We are committed to the safety of our employees, and we continuously assess safety risks globally to ensure workplace risks are mitigated. We are certified to the ISO 45001 Occupational Health and Safety Management System, and have developed robust safety programs and initiatives to safeguard our workforce. In 2022, as a follow-up to a previous survey, we conducted a global survey on employee safety, inquiring about opportunities for improvement and asking employees about their comfort level when raising safety concerns. The follow-up survey had a participation rate of approximately 80% and the responses to all questions were more favorable than those provided on the previous survey. In particular, 94% of our employees felt that safety concerns are a high priority for NXP and 98% of employees felt that safety starts with them. We used the results from the follow-up survey to identify improvement opportunities, and have started working at our sites and locations to address these opportunities.
For the past three years, the ongoing COVID-19 pandemic has made it all the more important to maintain employee health and safety, and we have effectively managed our health-and-safety programs over this period. During the height of the pandemic, we hosted several successful vaccination drives in a number of countries where our employees live and work. As community conditions improved, we developed a global program for flexible work arrangements, offering eligible employees the option to perform a combination of onsite and remote work. We believe this approach – emphasizing onsite safety, vaccination availability, and the option to work remotely – addresses the safety needs of our workforce while ensuring the robust continuity of our operations.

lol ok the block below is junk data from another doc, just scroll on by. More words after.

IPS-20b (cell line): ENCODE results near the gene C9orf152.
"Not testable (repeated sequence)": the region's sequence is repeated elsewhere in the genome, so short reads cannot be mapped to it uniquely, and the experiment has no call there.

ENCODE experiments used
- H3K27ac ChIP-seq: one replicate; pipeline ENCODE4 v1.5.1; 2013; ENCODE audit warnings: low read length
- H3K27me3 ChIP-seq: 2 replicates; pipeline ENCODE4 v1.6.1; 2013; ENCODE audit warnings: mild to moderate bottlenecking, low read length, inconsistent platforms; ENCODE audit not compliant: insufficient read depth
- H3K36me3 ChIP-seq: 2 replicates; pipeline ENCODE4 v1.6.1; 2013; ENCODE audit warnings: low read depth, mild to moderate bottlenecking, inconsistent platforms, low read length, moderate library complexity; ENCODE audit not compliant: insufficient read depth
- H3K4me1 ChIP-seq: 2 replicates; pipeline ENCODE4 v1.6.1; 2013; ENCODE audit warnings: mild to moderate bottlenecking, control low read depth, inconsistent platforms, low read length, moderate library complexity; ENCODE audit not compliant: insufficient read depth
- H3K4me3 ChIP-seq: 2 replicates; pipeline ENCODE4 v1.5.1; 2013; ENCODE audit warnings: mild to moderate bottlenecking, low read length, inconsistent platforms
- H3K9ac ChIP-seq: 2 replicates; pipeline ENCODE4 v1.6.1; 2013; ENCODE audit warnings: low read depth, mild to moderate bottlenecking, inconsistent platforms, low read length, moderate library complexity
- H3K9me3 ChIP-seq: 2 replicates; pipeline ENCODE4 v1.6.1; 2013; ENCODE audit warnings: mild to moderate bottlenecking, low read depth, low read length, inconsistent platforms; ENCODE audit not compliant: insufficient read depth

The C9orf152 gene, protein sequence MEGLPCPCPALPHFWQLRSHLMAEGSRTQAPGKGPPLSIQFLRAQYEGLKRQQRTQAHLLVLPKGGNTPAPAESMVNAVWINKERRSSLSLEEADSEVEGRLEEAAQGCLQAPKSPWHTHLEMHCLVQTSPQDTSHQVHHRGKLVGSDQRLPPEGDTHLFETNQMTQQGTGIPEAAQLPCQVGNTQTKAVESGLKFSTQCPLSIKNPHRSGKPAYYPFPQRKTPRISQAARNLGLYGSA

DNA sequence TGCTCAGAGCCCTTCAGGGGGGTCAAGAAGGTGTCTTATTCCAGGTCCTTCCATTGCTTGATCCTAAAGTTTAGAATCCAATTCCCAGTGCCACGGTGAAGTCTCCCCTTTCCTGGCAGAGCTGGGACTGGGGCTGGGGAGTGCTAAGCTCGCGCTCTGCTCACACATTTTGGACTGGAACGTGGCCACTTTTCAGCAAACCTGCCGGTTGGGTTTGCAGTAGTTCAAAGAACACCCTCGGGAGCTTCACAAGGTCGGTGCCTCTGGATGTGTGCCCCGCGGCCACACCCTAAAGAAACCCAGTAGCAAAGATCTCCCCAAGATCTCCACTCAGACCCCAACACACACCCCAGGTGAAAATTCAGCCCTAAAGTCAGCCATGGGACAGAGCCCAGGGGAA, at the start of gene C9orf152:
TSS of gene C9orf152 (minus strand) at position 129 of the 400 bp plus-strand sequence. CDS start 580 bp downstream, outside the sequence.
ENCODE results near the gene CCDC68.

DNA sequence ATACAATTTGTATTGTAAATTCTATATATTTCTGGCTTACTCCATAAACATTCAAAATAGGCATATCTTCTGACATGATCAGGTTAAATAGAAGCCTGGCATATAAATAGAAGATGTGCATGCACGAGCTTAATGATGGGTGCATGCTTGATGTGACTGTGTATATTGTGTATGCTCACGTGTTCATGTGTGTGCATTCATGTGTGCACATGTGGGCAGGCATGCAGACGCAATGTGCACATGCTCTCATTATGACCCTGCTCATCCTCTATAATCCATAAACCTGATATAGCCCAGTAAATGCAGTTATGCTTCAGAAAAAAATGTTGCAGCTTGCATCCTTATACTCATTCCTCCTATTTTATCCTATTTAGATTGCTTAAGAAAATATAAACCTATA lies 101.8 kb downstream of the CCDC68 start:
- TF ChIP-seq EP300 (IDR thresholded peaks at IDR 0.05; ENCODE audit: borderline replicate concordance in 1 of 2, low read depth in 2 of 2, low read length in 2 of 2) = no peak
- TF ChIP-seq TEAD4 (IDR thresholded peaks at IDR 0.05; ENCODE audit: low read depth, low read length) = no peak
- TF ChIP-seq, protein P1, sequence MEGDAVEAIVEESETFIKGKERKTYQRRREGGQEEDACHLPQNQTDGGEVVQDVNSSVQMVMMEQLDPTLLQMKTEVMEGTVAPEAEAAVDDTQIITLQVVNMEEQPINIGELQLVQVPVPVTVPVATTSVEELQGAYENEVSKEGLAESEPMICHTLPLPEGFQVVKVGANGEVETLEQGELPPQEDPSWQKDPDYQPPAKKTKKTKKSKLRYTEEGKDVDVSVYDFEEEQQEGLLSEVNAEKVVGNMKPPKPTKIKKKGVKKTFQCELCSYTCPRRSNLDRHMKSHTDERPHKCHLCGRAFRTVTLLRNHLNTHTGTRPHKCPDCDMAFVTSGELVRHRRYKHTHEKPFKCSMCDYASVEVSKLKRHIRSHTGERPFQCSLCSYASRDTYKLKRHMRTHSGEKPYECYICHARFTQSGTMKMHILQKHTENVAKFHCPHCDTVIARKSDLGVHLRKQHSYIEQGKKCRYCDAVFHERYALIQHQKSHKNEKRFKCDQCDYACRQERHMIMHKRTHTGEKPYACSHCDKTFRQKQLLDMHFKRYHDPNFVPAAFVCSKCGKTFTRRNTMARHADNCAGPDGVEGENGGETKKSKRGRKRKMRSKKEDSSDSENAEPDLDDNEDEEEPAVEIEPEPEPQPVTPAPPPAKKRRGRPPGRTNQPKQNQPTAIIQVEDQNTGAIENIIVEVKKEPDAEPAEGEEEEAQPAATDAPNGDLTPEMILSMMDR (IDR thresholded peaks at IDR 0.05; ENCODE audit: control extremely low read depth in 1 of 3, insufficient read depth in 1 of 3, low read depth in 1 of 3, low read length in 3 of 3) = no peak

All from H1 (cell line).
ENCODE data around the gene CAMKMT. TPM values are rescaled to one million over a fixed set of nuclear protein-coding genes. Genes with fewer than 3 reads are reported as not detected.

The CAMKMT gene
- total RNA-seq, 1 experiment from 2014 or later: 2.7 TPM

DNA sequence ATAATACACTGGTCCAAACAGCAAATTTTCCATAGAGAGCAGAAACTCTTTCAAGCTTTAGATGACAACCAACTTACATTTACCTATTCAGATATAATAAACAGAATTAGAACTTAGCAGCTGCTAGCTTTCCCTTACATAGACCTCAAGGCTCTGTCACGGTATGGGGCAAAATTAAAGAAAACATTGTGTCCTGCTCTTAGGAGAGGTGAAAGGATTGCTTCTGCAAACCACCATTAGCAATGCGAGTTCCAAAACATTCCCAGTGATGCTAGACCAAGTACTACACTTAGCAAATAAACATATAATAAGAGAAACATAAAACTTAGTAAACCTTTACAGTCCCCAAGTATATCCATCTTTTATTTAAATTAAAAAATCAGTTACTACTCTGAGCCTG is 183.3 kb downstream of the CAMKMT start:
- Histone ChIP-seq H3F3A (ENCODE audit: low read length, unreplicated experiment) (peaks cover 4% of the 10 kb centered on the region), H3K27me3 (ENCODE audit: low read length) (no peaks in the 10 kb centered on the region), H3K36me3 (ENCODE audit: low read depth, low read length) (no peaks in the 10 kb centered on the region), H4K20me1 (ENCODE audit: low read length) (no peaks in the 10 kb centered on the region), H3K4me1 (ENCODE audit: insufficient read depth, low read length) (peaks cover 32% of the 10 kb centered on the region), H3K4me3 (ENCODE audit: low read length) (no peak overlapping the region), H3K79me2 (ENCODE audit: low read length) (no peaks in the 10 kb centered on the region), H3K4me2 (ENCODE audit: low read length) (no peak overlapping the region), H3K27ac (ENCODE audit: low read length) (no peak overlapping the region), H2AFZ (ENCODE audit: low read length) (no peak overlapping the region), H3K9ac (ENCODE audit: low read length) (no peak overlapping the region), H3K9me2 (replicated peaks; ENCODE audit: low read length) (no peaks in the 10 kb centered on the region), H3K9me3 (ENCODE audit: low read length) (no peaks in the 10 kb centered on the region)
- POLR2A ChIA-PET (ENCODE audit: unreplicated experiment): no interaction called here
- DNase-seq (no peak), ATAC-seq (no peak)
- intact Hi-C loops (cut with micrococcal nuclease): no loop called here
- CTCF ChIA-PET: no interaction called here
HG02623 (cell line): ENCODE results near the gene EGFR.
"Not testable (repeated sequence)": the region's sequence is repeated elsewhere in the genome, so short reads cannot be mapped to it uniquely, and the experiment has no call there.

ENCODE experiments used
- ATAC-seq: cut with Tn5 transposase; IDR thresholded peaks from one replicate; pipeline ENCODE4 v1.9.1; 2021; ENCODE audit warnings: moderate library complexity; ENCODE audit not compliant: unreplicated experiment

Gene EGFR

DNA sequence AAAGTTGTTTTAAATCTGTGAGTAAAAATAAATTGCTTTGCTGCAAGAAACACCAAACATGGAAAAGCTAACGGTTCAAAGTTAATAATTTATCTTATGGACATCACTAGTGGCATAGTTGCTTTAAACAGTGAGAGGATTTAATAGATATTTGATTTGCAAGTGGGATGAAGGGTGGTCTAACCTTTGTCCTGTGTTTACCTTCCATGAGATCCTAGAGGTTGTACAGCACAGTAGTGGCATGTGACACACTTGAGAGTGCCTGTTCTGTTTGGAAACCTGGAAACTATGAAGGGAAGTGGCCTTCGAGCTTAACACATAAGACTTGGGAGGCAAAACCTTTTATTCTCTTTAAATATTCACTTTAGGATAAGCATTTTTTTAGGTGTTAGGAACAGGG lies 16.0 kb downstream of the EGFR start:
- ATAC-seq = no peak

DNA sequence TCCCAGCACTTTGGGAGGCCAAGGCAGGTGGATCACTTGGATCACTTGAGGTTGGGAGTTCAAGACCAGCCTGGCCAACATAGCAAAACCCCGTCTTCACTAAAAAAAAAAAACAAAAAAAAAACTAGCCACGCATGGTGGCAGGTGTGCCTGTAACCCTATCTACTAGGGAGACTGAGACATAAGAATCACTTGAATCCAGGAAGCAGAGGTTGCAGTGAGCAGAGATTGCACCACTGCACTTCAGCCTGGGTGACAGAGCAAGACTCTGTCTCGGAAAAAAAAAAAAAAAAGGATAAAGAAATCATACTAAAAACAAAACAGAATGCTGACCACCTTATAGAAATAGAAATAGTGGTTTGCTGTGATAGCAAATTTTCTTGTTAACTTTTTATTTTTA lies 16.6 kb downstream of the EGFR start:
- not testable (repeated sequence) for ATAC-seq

A number of our team members are members of a labor union and in various countries, local law requires us to inform and consult with employee representatives on matters relating to labor conditions. We have not experienced any material strikes or labor disputes in the past and consider our employee relations to be good.